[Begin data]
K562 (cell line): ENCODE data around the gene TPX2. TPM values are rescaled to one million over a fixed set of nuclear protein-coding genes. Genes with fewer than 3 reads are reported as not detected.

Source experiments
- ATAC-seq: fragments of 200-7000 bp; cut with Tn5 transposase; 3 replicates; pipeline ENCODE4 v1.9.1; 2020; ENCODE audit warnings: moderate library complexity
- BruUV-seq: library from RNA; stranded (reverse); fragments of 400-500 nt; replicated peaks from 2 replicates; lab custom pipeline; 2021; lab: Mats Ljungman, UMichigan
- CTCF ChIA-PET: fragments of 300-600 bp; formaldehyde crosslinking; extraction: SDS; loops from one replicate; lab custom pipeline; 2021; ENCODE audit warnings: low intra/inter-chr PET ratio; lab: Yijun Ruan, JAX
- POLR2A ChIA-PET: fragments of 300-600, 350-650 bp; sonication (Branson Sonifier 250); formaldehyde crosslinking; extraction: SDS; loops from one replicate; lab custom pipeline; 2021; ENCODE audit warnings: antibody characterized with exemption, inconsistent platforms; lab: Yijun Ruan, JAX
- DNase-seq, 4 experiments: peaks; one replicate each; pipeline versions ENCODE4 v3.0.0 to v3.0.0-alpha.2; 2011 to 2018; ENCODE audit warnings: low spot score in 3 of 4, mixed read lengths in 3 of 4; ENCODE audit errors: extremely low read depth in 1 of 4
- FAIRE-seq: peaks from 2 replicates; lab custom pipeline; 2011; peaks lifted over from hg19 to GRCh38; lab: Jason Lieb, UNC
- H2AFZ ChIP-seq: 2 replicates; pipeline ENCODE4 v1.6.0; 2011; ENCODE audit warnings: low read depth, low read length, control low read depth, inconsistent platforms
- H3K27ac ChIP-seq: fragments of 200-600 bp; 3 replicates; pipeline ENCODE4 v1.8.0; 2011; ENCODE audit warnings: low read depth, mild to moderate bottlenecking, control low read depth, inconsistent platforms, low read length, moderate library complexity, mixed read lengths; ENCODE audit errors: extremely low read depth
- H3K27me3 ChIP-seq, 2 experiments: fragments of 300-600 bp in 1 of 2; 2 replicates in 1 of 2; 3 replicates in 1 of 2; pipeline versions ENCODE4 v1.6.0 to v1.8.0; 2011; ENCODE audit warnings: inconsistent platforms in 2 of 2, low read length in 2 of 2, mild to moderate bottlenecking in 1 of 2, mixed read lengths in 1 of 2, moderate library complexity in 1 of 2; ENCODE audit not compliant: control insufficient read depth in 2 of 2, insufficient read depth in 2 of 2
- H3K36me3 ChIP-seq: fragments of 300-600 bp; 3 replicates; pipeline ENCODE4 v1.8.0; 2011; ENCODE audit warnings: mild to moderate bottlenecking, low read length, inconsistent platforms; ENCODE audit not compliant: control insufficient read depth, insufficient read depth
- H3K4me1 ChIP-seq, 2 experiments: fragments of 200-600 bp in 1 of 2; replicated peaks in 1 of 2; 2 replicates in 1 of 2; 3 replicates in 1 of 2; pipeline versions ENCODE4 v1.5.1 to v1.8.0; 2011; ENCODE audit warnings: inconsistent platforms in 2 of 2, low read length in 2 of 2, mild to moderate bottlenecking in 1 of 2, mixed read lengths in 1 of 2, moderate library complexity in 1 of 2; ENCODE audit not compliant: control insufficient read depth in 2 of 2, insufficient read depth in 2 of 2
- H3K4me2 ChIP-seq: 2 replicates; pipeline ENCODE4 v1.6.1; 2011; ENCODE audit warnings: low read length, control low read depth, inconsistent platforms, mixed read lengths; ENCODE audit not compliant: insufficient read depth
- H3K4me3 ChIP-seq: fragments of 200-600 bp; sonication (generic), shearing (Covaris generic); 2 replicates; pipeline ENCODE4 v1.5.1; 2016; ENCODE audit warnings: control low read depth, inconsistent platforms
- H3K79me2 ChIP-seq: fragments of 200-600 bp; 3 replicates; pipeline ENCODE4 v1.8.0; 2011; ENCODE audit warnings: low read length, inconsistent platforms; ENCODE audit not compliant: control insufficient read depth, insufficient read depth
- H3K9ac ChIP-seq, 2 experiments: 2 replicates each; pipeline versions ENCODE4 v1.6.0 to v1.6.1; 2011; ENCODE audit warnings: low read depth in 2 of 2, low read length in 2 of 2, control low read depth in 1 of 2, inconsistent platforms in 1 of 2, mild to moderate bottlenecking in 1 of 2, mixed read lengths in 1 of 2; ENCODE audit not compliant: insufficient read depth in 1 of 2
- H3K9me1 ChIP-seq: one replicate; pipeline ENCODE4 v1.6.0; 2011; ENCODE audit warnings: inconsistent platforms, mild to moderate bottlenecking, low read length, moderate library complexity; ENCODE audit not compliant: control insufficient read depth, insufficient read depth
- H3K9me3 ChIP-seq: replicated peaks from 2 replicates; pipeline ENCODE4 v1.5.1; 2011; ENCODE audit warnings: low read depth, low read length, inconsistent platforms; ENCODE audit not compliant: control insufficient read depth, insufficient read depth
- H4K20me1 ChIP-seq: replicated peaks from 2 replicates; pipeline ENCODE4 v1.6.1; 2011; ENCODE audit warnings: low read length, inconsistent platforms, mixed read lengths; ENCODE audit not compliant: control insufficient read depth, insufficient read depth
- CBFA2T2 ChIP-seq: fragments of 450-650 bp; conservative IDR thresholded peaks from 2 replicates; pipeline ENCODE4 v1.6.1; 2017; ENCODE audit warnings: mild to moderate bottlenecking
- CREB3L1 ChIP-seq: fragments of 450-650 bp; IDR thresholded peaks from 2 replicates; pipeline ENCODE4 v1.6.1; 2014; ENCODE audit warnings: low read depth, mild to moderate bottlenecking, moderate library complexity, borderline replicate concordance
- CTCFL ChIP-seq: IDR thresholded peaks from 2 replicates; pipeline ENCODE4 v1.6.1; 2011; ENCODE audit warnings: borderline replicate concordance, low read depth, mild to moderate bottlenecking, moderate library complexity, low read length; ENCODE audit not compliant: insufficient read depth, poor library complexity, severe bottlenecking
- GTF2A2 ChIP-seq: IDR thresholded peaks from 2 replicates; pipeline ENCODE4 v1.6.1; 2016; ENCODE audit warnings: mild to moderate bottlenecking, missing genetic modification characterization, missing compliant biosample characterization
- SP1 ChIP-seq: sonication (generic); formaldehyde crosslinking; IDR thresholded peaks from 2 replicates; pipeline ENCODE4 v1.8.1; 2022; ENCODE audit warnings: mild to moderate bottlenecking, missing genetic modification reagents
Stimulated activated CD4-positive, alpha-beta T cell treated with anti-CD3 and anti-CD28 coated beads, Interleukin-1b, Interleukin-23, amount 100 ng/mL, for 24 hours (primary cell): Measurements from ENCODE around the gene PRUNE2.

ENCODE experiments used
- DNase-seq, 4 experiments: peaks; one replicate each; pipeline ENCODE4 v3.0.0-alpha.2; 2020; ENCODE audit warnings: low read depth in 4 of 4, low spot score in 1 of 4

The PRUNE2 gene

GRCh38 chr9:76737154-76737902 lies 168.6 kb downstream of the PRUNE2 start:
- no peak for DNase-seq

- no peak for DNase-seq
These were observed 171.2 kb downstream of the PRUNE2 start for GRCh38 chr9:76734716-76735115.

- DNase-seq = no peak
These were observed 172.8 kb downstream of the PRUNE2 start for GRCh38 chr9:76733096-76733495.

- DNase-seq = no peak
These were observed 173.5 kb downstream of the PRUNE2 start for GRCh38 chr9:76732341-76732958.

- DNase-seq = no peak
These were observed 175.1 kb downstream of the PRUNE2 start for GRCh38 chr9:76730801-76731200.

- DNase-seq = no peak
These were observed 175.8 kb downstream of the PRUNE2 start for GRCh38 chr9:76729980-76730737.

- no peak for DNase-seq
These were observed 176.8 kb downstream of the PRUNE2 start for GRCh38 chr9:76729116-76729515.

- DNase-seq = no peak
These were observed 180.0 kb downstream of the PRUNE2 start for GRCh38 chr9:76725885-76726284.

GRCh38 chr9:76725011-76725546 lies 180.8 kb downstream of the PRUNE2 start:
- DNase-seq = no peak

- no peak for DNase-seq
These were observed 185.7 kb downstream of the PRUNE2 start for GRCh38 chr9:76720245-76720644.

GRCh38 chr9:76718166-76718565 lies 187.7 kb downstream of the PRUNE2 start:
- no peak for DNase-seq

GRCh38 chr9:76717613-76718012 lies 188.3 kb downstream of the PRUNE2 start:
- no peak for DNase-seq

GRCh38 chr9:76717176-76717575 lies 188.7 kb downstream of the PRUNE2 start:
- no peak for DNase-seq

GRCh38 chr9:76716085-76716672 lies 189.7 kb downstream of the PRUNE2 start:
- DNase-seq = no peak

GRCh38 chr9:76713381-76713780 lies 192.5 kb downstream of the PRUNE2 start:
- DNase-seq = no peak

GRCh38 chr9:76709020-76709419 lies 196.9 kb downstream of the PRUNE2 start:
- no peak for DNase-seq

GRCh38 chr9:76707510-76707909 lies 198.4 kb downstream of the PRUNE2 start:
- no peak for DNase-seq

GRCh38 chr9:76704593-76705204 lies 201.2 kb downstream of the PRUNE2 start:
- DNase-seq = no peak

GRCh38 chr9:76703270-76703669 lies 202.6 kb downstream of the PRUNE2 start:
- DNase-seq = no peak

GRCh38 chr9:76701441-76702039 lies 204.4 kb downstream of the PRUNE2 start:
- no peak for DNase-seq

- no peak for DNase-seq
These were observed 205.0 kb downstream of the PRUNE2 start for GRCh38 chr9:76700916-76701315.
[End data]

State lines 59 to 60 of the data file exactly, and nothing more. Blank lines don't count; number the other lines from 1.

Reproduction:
- DNase-seq = no peak

GRCh38 chr9:76709020-76709419 lies 196.9 kb downstream of the PRUNE2 start: